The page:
ALBANY, N.Y. -- New York Gov. Andrew Cuomo signed a law Wednesday clearing away legal hurdles that could have prevented state prosecutions of people pardoned by President Donald Trump for federal crimes.
Supporters of the new law, including newly empowered Democrats elected last year, said New York's broad double jeopardy law didn't explicitly give state prosecutors a green light to bring charges when a defendant has received a federal pardon. The law says a presidential pardon wouldn't be sufficient for a member of a president's family or close associate.
Cuomo, a Democrat, signed the bill months after its May passage was led by Democrats who worried Trump would pardon associates charged amid the probe of Russian election meddling. It also comes days after state prosecutors in New York City asked a judge to reject claims by the defense team for twice-convicted former Trump campaign chairman Paul Manafort that their mortgage fraud case is double jeopardy .
New York Democrats have argued that the law will ensure that the state's ongoing investigations into associates of the president can't be derailed by a White House pardon. Republicans, meanwhile, have decried the law as a partisan attack that assumes hypothetical pardons that may never be issued.
Presidents can't issue pardons for state crimes.
But supporters of New York's law say it could keep a president from using federal pardon power to shield associates, and perhaps the president, from liability under state law.
The idea behind New York's law is to prevent a president's abuse of pardon power if state prosecutors file criminal charges against associates who could provide information that could be used against the president, according to Ian Farrell, professor of constitutional law at the University of Denver Sturm College of Law.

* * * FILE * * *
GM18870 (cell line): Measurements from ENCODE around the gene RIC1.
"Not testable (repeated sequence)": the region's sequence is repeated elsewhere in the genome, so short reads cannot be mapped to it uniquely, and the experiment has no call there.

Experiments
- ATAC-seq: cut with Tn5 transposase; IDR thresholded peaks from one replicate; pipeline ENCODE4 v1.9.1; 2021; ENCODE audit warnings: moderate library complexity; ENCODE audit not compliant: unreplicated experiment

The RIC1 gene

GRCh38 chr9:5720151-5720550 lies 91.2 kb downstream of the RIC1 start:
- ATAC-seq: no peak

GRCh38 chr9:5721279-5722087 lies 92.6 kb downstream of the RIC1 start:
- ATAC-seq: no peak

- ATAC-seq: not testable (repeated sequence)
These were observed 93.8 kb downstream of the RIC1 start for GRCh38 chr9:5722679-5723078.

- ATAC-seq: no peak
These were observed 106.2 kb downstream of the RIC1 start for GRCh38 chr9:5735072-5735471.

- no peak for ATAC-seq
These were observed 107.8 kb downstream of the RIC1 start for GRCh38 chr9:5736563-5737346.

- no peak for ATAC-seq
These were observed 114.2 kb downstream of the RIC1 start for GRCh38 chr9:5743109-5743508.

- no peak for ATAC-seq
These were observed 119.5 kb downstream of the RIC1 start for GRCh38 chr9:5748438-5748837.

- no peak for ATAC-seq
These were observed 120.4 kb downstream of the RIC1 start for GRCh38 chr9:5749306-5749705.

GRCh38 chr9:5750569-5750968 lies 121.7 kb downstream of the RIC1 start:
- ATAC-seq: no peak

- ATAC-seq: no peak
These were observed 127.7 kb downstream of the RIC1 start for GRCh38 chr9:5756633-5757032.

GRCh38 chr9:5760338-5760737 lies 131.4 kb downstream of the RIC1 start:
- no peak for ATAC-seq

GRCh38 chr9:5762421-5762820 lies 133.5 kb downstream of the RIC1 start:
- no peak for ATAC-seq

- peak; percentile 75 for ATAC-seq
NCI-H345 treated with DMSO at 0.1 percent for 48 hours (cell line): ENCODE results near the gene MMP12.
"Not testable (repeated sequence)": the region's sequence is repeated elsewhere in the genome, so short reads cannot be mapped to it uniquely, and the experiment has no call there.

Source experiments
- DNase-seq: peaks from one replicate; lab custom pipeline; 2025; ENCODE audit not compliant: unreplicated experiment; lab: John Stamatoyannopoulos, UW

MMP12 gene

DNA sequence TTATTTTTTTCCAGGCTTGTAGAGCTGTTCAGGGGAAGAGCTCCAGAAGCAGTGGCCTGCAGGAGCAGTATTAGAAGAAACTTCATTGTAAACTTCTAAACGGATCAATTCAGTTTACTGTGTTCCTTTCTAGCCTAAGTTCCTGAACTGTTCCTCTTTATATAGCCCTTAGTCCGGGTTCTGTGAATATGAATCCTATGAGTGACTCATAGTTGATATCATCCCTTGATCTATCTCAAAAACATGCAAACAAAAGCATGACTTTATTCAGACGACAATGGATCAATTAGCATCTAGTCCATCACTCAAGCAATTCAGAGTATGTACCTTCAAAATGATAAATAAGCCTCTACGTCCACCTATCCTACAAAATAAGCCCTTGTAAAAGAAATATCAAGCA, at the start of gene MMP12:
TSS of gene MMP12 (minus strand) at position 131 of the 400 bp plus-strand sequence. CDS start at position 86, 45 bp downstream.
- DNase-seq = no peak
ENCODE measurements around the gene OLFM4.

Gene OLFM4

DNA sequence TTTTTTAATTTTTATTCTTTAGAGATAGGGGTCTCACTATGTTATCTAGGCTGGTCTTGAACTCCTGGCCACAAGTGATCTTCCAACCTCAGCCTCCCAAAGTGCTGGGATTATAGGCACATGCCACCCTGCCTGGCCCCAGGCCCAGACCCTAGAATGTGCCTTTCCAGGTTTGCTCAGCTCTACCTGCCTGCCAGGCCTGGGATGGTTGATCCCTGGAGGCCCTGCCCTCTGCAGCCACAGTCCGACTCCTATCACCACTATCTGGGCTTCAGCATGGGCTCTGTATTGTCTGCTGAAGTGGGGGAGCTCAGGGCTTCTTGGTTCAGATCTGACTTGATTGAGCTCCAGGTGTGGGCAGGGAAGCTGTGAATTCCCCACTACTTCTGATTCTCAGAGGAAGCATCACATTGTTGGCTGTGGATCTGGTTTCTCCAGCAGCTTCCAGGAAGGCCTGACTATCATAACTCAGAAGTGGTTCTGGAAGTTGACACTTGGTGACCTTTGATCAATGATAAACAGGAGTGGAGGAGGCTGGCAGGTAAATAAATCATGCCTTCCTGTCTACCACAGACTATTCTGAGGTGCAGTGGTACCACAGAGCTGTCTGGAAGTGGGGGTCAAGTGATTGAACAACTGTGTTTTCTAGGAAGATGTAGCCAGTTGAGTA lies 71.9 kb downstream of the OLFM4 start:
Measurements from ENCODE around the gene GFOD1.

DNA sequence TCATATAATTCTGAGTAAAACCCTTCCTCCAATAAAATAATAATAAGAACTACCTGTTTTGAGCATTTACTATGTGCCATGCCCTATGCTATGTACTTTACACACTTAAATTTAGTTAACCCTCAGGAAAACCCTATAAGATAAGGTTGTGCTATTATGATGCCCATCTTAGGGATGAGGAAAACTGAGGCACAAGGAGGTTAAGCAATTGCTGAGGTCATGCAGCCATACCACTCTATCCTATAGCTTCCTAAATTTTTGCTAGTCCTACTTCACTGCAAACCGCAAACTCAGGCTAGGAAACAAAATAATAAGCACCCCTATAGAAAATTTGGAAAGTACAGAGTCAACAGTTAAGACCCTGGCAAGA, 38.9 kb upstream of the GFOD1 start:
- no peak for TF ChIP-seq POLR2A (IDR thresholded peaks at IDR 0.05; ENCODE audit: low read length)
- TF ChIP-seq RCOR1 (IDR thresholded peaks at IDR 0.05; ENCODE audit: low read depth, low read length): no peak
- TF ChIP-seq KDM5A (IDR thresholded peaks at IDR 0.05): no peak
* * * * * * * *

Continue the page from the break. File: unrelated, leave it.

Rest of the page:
"The whole point of this law is to prevent a president from saying to his associates: 'Don't worry. If you get charged under federal law, I will pardon you, and then you aren't in danger of any state law charges, so there's no reason you have to flip,'" Farrell said.
Former Attorney General Eric Schneiderman, a Democrat, first raised the alarm about the double jeopardy loophole last year. In a letter to Cuomo and lawmakers, he wrote: "Recent reports indicate that the president may be considering issuing pardons that may impede criminal investigations."
Both have been convicted of federal crimes.
Manafort is awaiting trial on a New York state mortgage fraud charge that closely mirrors part of his federal case.
Manafort is serving a 7½-year sentence in a Pennsylvania lock-up, and has pleaded not guilty to state charges. Manhattan District Attorney Cy Vance Jr., who announced the charges against Manafort in March, declined comment Wednesday.
On Oct.9, prosecutors filed court papers in Manhattan arguing that the case against Manafort is based on allegations that weren't resolved in his 2018 federal trial.
Columbia Law School professor Daniel Richman said it's "far from clear" how exactly New York's new law would impact Manafort's case.
"The hypothetical is that the president did pardon Manafort, and New York went forward on a charge or set of charges that until now were covered by New York's expansive statute," Richman said. "Then Manafort would move for protection under New York's law, and the prosecution would respond that this protection is no longer available to him."
What happens next would play out in state court, according to Richman, without oversight from federal courts.
The new law — which is effective immediately — applies to future and past offenses as long as the individual hasn't already been tried or entered a plea. Twenty-four states already have laws making it clear that presidential pardons do not cover state charges, according to Sen. Todd Kaminsky, D-Long Island and the bill's Senate sponsor.
The White House didn't immediately respond to request for comment Wednesday.